Here’s an interesting side story. Notice how the red line for 2012 is much straighter in a downward direction than the other lines for the same time period for the last several days of measurement. My understanding is that large storms in the Arctic appeared, covering the sea ice from observation for several days, and when the storms cleared a whole bunch of the ice was gone. This is not that unusual. Storms hasten the disappearance of sea ice. But this was a more dramatic than typical example of this event.
In case you were wondering if it was storminess and not AGW that is causing this year’s ice to be less than the other years, and I’m sure that climate change deniers will make this claim, keep in mind that a) this recent storminess does not explain more than a small amount of the ice reduction compared to overall melting and b) AGW has caused there to be more storminess in the Arctic and more warmth in the Arctic.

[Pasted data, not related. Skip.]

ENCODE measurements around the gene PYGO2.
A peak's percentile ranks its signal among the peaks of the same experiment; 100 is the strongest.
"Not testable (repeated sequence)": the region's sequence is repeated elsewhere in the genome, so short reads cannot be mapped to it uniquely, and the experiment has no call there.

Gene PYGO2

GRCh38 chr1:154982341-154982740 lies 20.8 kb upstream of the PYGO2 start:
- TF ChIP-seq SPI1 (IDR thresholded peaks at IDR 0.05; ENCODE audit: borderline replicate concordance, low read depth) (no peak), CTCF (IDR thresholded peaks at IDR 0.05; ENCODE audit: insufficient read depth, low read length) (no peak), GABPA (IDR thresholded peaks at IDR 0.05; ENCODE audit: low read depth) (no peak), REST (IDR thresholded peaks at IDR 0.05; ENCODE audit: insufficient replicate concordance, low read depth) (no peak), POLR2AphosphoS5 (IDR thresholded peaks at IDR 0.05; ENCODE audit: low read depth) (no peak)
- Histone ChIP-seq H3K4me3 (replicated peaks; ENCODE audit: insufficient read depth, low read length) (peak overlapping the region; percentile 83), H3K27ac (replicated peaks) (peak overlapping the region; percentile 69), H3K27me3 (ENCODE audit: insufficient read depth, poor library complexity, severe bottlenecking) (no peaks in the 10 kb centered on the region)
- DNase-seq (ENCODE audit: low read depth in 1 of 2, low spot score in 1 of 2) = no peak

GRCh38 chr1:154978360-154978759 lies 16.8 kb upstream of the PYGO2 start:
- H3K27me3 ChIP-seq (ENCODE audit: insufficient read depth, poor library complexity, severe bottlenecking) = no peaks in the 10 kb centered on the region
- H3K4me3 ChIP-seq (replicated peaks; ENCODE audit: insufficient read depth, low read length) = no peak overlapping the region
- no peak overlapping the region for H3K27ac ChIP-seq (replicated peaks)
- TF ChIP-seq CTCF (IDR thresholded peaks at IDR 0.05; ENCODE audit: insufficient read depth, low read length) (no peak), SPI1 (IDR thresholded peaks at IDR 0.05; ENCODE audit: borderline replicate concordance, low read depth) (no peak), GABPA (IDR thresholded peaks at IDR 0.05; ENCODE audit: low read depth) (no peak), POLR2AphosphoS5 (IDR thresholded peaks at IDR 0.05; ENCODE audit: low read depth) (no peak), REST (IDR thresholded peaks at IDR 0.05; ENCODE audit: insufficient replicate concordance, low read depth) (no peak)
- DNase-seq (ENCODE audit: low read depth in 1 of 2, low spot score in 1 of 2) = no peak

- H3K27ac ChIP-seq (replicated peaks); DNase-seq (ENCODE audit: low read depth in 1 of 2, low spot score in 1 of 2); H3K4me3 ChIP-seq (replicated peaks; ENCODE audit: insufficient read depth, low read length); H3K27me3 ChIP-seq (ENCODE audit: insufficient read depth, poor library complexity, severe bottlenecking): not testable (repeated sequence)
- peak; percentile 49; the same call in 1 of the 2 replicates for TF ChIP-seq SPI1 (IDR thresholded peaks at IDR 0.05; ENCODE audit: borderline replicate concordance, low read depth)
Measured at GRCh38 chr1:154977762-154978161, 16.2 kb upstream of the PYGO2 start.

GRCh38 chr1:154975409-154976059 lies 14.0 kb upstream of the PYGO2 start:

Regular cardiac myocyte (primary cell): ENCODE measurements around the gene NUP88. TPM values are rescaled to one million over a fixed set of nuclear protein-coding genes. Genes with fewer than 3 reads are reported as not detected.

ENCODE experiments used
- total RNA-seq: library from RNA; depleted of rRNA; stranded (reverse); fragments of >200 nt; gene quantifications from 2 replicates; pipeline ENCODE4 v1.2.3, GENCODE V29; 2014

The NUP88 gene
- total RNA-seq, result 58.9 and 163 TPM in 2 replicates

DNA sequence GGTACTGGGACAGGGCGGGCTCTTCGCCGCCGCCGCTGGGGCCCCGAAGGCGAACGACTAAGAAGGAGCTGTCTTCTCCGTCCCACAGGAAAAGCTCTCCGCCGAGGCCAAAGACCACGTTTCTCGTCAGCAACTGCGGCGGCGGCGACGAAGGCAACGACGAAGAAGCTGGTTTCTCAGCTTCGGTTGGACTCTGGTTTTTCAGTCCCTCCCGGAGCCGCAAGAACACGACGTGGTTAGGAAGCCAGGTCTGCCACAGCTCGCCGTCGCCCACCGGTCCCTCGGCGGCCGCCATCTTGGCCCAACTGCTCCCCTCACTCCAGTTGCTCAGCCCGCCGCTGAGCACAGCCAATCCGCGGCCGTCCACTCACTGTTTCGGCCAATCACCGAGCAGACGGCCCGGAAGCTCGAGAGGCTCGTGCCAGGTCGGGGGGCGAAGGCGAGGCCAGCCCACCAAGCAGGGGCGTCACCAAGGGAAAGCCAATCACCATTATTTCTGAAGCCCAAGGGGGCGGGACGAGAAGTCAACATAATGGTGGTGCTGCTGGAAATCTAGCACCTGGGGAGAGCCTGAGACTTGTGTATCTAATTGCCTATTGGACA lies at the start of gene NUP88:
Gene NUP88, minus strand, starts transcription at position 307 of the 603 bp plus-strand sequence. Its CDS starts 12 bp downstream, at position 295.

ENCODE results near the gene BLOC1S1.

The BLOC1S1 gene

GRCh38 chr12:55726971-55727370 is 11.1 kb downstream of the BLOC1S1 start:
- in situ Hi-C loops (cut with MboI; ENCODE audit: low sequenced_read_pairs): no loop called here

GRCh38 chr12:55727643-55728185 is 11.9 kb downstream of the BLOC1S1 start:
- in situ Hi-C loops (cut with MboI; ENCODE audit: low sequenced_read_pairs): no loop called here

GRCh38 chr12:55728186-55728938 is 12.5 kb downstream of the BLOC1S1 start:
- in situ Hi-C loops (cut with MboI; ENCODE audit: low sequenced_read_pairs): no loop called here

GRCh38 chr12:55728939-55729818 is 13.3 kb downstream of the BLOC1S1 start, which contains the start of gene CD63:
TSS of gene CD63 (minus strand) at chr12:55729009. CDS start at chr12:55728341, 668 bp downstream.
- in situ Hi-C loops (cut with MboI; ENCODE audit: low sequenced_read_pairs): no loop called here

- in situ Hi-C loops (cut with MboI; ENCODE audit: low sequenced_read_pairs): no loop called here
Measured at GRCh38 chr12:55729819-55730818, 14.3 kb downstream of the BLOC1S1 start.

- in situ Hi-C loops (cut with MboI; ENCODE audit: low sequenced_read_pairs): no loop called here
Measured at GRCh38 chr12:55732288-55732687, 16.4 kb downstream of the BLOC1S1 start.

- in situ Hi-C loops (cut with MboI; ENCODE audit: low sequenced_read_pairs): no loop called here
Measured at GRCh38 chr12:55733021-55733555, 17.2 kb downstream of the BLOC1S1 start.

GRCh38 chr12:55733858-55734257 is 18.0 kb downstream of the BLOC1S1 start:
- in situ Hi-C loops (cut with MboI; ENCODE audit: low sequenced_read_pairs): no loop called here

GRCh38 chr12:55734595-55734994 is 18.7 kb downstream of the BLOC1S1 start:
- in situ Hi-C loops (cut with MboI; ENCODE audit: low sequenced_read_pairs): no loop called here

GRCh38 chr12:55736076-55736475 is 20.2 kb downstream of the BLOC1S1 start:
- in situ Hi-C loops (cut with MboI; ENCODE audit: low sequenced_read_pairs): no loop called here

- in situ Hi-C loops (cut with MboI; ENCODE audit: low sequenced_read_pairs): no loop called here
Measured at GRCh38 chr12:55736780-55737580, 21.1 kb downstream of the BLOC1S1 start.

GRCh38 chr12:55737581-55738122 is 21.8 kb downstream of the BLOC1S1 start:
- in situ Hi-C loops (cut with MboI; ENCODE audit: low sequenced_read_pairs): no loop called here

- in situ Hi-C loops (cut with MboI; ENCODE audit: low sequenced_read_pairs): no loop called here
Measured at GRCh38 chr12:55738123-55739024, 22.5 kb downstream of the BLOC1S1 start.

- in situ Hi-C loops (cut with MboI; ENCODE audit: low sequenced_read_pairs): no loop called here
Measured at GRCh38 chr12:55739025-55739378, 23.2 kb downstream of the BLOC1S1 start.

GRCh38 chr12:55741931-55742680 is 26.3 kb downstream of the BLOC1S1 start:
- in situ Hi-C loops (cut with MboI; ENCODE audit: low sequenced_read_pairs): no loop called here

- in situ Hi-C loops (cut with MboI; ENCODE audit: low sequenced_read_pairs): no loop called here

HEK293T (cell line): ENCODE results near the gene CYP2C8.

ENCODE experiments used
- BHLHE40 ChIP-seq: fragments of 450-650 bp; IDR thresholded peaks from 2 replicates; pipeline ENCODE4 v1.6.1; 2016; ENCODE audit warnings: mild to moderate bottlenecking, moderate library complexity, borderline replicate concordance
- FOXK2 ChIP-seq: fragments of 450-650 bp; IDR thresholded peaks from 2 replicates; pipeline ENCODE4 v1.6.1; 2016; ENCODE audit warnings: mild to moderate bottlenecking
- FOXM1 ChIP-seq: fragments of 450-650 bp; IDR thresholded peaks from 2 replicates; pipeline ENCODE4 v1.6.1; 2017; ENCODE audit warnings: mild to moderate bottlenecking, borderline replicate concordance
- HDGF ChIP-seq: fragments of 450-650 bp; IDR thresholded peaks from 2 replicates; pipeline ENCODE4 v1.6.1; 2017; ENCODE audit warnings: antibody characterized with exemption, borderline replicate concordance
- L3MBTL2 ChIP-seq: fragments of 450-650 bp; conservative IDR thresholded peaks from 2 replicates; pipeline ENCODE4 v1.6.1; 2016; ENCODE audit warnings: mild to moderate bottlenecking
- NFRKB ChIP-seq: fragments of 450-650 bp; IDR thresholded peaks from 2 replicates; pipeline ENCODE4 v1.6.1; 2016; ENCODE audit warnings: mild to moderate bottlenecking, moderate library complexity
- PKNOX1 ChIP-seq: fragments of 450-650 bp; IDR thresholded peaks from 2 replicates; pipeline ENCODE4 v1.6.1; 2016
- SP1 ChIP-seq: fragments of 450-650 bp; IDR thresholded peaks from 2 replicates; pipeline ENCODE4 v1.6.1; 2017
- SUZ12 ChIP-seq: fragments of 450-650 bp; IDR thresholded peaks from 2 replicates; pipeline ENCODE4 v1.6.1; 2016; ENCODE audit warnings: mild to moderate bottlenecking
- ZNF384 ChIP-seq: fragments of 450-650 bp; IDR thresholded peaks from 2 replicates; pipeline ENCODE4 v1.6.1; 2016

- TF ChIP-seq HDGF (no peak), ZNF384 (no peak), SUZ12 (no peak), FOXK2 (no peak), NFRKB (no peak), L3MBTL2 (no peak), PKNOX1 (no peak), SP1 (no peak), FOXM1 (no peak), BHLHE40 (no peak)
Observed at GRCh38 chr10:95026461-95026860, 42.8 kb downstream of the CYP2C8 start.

The Greenland Melt-off of July
Before getting to the really big news from Greenland, I want to first remind you of an interesting event that happened in July, reported by NASA (I mentioned it here). Every summer, some of the ice melts on the surface of Greenland’s massive glacier, then much of that refreezes. However, the melting is usually spotty…here and there and rarely everywhere. The highlands are too cold to melt at all in some years. But July was very warm and there were a few days when virtually the entire surface of greenland melted. There were slushy puddles everywhere. Then, much of it refroze. This happens now and then. We can assume that widespread melting like this is more common in a warmer world, and will be part of the process of glacial wasting as the Greenland Ice Sheet turns over time into seawater. But this particular event was in and of itself not entirely unheard of.
But there is a neat graph that shows why glacial melting is both more important than one might thing and also more complicated than one might think. Have a look: